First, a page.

Verify the information you put on social media. Is it accurate and up-to-date? Are the messaging, tone of voice, themes and images on-brand and consistent on all platforms? Make sure any links you post actually work—a surprisingly common mistake—as this can be an easy way for all your potential customers to magically disappear into the void! Remember, your opening times and holiday hours might be slightly different from all of the other franchises under the same umbrella, so you want to display the correct information to avoid disappointing customers and losing significant revenue.

computer frustration


As franchises often operate in many locations spread across different countries, it’s hard to compete on search engines without highly targeted, local SEO. Include geographic keywords in your content, meta descriptions, and tags. For instance, if you run a burger franchise in Homer, Alaska, you’d want to use keywords like “burger Homer AK” or “restaurant in Homer AK”. This will make sure you don’t accidentally compete with the same franchise on the other side of the country.

Publish your franchise location on sites like Google Maps, Yelp, Foursquare, and TripAdvisor. This is a great way to help customers discover your business and for you to acquire backlinks (the more trusted sites that link to your website, the higher your search rankings). These sites enable customers to review and rate your business and share their experience with others. When users search for keywords mentioned in your reviews, this also helps boost your franchise’s ranking in search engine results pages.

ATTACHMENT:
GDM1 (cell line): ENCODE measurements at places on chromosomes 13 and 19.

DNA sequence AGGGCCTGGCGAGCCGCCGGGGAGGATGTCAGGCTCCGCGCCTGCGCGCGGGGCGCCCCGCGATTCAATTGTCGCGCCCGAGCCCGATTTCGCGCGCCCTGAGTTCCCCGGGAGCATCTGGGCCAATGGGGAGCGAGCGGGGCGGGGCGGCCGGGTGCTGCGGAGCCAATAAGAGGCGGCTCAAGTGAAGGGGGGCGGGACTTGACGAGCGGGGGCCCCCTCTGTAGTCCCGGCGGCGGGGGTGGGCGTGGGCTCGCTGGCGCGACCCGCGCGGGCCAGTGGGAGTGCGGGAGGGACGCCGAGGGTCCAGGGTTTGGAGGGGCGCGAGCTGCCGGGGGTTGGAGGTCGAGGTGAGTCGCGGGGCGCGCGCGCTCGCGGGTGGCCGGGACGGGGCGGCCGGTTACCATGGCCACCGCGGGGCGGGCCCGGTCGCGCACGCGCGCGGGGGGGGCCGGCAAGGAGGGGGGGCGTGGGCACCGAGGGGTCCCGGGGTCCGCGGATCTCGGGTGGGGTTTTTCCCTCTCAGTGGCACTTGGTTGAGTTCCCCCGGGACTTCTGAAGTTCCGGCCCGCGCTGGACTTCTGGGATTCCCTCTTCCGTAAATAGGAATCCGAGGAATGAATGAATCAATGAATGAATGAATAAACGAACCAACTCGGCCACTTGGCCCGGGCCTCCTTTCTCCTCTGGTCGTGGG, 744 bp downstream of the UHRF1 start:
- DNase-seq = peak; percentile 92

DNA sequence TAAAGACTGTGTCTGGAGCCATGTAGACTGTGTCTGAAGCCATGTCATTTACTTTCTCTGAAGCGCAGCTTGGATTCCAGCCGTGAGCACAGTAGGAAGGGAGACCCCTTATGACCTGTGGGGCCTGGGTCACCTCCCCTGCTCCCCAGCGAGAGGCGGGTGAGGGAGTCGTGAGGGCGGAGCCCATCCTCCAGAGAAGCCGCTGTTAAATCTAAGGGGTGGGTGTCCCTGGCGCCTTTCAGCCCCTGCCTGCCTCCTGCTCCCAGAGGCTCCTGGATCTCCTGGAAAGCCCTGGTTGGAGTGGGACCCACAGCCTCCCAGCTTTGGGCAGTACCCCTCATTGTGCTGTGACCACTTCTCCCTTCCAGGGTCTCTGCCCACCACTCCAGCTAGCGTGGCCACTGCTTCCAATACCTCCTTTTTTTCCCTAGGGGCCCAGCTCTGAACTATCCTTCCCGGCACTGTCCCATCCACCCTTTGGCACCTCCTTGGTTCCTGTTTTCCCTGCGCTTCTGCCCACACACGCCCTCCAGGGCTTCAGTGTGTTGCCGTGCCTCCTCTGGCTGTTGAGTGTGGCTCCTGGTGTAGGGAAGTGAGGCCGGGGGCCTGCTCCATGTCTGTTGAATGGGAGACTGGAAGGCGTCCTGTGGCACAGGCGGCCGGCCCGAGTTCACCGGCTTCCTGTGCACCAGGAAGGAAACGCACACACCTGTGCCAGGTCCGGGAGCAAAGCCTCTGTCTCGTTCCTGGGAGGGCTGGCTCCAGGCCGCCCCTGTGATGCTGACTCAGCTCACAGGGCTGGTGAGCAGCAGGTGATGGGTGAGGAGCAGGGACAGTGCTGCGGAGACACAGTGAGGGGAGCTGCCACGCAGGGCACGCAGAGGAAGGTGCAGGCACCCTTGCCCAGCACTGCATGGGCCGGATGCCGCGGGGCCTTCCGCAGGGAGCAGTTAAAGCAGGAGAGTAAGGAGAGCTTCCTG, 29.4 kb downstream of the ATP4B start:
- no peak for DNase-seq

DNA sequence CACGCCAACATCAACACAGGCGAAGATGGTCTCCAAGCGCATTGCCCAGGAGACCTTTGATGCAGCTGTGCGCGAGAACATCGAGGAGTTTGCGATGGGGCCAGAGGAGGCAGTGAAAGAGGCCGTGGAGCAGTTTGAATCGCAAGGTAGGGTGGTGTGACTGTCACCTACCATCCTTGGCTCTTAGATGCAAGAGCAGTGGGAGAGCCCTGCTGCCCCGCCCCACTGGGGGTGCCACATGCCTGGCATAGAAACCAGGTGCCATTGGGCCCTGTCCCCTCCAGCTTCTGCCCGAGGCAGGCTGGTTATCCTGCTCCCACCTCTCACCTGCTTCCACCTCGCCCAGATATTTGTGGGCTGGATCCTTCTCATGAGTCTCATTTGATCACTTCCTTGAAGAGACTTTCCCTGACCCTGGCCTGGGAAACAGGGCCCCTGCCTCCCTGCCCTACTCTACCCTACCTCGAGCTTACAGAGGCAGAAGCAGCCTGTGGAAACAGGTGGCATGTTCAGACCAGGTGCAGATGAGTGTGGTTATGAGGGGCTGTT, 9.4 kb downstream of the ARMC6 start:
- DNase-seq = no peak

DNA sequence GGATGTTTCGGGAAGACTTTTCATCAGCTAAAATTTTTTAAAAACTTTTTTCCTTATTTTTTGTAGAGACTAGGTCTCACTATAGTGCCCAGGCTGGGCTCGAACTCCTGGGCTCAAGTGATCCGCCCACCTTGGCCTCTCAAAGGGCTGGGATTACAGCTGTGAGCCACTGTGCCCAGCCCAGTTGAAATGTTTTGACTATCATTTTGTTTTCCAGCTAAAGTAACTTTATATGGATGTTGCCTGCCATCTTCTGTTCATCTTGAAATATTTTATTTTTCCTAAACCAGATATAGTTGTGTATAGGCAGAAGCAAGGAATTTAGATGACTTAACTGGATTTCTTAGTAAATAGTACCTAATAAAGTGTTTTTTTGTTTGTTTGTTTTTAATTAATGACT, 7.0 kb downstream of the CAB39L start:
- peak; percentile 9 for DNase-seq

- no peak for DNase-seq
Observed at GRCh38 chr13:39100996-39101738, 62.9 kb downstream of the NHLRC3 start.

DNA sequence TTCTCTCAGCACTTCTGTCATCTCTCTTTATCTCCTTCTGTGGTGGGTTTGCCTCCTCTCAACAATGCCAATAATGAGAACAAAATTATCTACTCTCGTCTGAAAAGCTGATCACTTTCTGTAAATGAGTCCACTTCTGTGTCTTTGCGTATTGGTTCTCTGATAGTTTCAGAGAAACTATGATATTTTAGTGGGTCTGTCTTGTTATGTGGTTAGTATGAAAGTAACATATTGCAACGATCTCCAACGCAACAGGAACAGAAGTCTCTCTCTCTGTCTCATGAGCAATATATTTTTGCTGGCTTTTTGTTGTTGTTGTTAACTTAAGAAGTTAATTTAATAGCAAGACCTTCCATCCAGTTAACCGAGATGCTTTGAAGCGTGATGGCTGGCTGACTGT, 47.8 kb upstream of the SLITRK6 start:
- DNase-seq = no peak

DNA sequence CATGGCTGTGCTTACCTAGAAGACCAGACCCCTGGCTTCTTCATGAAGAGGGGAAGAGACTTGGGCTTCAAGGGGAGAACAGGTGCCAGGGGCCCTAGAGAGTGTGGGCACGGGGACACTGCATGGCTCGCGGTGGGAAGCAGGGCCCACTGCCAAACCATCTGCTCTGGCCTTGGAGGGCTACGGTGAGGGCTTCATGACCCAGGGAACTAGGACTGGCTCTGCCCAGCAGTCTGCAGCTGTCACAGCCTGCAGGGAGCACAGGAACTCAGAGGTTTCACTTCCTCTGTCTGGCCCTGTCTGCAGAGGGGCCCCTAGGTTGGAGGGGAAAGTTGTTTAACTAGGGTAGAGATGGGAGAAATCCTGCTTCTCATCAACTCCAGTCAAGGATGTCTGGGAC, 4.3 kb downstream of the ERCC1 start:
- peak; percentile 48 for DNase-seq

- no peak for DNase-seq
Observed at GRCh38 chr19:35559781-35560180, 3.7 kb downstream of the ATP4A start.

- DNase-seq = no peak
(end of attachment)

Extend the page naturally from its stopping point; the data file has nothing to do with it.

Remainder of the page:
In-store marketing

In-store branding is just as important as online, and you need consistency between the two. Customers in your franchise store are obviously the most engaged, so how you market in-store can have a direct impact on your business' bottom line. Digital signage is one of the most effective ways to promote your franchise brand, engage with users, and connect the in-store and online customer experiences. 

Depending on the sector you're operating in and the nature of your franchise business, there are different ways you can leverage digital signage to supercharge your in-store marketing. For example, if you run a restaurant franchise, you probably change your menu regularly. It can be painful and time-consuming to update your menu throughout the day if you use traditional methods like printed menu cards and scribbling on a blackboard. Think about a time you sold out a dish due to popular demand—how challenging was it to explicitly inform customers when using a printed menu? With digital signage, you can easily display and update your menu boards in real-time, and include high-quality images and key information (descriptions, nutritional value, calories, etc.) about your dishes to ensure your food looks and sounds attractive to customers.